August 21, 2017
The road to Weiser, Idaho to witness the Great American Eclipse was a lot longer than the 1,144 miles we drove round trip. By the time (early 2017) we realized that we lived a day's drive from totality, all the hotels were booked. We considered hotels close to totality, but gridlock was predicted on all the roads leading to totality for the 24 hours before the event. We didn't want to risk being stuck on the road close to the path.
The next plan was to book a campsite somewhere in Oregon in totality, but these were also completely booked. Since hotels that were only close started at $500 a night with a 3 night eclipse minimum, I booked a campsite as close as I could and we would just have to hope and plan to leave in the middle of the night to reach the path in time. With a campsite in our back pocket, I frequently checked hotel websites hoping for a cancelation somewhere in the path. I even looked at airfare to farther places, still in the path, but every flight was completely sold out. People would be traveling from around the world to witness this amazing event.
We drove through Crater Lake National Park a few weeks before the eclipse and they were strongly advertising that there would be no better place to watch the eclipse than along the rim in the park. I was convinced and was able to book one of the last campsites in the park for the eclipse weekend. We would be close to totality, but I figured the setting would make up the difference for just being close.
After a friend on FB shared a video from a scientist who travels the world to watch total eclipses and his opinion was, travel to totality or not even bother going. He said it was that big of a difference. I was confused, but didn't want to regret just getting close. I started looking at hotels with the hope that someone would cancel and sure enough, I found a room in Bend, OR. It was close to the best viewing spot in central Oregon and just outside of the path. Lisa encouraged me to book the hotel and we would plan on leaving in the middle of the night with the hope that we could drive the last few miles in under 10 hours.
Then I read that the state of Oregon was advising people to arrive inside the path the day before because the highways would be completely stopped. Why pay hundreds of dollars for a hotel room when we would have to leave the day before anyway? What was supposed to be fun and adventurous, was now becoming a test of my torture endurance. I was seriously thinking about just staying home, but I didn't want to miss the eclipse and definitely didn't want the kids to miss this opportunity.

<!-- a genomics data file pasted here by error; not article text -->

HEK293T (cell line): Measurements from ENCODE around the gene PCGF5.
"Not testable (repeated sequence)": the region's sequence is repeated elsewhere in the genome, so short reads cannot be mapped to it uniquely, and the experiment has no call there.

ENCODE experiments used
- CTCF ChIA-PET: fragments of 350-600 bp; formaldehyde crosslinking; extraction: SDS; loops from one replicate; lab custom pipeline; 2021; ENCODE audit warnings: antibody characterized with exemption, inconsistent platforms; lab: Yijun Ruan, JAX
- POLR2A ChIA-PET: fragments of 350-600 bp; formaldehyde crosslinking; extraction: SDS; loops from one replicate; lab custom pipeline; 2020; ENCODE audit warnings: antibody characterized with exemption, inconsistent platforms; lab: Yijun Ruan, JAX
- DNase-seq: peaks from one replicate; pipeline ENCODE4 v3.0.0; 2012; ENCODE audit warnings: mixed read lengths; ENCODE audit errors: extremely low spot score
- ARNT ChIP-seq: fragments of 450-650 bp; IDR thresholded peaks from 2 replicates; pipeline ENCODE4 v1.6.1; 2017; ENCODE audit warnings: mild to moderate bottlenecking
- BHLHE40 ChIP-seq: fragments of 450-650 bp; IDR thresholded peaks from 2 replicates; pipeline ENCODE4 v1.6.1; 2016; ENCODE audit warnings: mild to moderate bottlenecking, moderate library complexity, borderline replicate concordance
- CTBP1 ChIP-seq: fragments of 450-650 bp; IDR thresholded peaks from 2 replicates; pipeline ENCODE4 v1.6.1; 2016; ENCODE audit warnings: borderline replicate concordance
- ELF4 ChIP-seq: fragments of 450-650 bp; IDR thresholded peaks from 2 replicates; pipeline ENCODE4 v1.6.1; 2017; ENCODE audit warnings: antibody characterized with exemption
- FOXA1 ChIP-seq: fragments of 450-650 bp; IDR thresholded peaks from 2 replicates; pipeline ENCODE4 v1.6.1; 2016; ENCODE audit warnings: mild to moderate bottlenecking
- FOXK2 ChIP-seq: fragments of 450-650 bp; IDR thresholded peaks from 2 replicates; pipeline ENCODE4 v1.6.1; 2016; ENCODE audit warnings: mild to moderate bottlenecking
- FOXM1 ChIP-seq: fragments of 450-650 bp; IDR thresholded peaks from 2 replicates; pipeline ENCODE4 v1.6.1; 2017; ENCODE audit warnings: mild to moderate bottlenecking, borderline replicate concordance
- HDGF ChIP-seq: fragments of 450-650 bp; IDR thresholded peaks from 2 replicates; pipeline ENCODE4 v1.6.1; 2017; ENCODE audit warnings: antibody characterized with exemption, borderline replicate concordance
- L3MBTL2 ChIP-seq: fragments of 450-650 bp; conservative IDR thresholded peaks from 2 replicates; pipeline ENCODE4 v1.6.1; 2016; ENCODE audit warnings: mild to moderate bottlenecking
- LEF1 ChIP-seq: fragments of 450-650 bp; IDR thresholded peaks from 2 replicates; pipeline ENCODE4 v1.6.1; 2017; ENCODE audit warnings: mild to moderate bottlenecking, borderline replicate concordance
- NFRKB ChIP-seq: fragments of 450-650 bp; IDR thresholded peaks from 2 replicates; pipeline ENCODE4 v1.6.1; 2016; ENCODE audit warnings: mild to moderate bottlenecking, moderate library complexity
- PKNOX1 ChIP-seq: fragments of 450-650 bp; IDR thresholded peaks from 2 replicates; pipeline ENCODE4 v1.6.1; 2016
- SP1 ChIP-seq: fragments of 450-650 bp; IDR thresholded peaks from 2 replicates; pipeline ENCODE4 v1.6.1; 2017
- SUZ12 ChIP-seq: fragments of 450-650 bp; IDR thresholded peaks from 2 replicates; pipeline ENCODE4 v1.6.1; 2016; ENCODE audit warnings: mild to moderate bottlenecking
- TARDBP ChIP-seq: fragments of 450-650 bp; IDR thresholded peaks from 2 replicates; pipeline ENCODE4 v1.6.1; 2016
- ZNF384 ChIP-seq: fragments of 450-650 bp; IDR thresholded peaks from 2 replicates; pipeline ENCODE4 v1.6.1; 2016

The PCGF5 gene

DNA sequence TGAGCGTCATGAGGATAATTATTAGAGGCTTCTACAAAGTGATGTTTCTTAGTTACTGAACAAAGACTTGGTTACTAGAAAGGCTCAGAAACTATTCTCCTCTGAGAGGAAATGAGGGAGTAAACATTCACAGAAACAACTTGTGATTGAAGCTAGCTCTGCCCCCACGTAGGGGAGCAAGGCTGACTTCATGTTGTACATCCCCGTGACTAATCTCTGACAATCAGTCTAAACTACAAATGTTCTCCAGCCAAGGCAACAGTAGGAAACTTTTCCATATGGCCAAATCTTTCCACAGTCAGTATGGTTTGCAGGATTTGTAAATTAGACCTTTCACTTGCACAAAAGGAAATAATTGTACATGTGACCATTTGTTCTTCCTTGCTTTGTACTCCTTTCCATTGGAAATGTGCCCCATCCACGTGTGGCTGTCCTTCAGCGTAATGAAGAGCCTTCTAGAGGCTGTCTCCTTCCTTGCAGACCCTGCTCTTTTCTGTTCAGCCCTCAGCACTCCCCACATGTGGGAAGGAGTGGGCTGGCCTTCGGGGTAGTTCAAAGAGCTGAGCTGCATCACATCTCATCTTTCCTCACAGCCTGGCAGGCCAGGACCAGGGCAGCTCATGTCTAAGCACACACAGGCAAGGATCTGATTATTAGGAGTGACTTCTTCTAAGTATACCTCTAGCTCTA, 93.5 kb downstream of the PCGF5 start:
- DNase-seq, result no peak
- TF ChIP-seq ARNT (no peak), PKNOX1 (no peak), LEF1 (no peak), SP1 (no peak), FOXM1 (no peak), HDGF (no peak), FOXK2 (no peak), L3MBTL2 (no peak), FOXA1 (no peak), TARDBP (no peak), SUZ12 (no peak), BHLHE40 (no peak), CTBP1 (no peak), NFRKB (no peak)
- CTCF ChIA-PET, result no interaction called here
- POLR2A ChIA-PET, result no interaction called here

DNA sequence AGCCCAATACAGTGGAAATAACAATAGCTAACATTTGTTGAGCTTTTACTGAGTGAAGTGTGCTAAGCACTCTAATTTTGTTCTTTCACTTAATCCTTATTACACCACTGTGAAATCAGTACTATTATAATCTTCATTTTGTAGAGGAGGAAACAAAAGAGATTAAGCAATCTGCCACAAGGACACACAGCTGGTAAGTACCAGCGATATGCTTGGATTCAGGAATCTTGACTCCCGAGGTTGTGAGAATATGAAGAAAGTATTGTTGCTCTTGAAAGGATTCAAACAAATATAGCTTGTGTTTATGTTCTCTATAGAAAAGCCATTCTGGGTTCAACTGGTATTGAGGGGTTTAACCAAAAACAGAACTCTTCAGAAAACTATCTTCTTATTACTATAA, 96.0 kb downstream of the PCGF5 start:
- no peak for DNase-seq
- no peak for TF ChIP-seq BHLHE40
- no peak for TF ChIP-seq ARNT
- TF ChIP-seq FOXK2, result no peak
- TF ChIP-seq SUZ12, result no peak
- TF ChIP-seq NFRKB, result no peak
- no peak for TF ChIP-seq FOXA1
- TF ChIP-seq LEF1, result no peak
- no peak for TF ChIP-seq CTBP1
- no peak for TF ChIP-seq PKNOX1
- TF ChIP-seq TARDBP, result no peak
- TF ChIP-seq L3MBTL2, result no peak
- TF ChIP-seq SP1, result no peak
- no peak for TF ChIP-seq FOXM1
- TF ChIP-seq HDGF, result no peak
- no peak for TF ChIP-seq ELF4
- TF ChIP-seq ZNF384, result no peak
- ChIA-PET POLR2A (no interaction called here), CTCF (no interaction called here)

Fires. Smoke. Warnings. Central Oregon was on fire in the week leading up to the eclipse and there were warning that the smoke and haze would block the view of the eclipse. We didn't want to drive hundreds of miles and spend too much money to look up and see smoke and haze. I canceled everything in Oregon and was ready to give up when I had the idea to look at Idaho since it was also within a days drive and in the path of totality.
I found that Weiser, Idaho was in the path and the local high school still had some campsites remaining. As a huge bonus, the high school would open their flush toilets and showers for the eclipse campers. I booked a campsite and hoped the drama would finally end. We drove up to Boise on Saturday with relatively minor traffic. We stayed at a reasonably priced hotel and the girls swam Saturday night and Sunday morning before we made the hour long drive to Weiser.
I got pulled over for speeding, but the officer was from Roseville, CA and was very sympathetic to our pilgrimage to Idaho with the kids and he let me off with just a warning.
We found our campsite and set up the tent. The atmosphere was amazing. A huge crowd of people gathered in this tiny town to watch a rare event. There was a contagious buzz in the air. Everyone knew they were part of something big!
Lisa and the girls fell asleep with ease in tent while I sat up looking at the nighttime sky hoping we made all the right decisions that led us to this moment in time. I was also hoping the clear skies would last until the eclipse. When I finally decided to join my family in the tent, I noticed Lisa was very comfortable inside our two person sleeping bag and spread across both of our air mattresses. Since Lisa was there for me, I did not want to wake her, so I settled in on the floor of the tent with my head on a pillow and my body under a little edge of the sleeping bag. I figured that Lisa would toss and turn and wake up at some point and I would be able to get fully under the sleeping bag at that time. However, it was a long, cold night filled with anticipation as Lisa slept through the entire night.
Morning came and after breakfast, I packed up our camping gear. I wanted to leave as soon as the eclipse ended so we could hopefully get a head start on the traffic. The morning flew by and before we knew it, the eclipse started. We all wore our special eclipse sunglasses to save our eyes. It was magical.
Then it happened....TOTALITY:
Just like that, the eclipse was over, but completely worth the torture and effort it took to get us there. But, like Clark at the Grand Canyon, it was time to go. We headed out and it took us two hours to move less than a mile to get out of tiny Weiser. We all had work or school the next day and we were almost 600 miles from home. Thankfully, once outside of Weiser, there was traffic almost all the way home, but it moved at least close to the speed limit.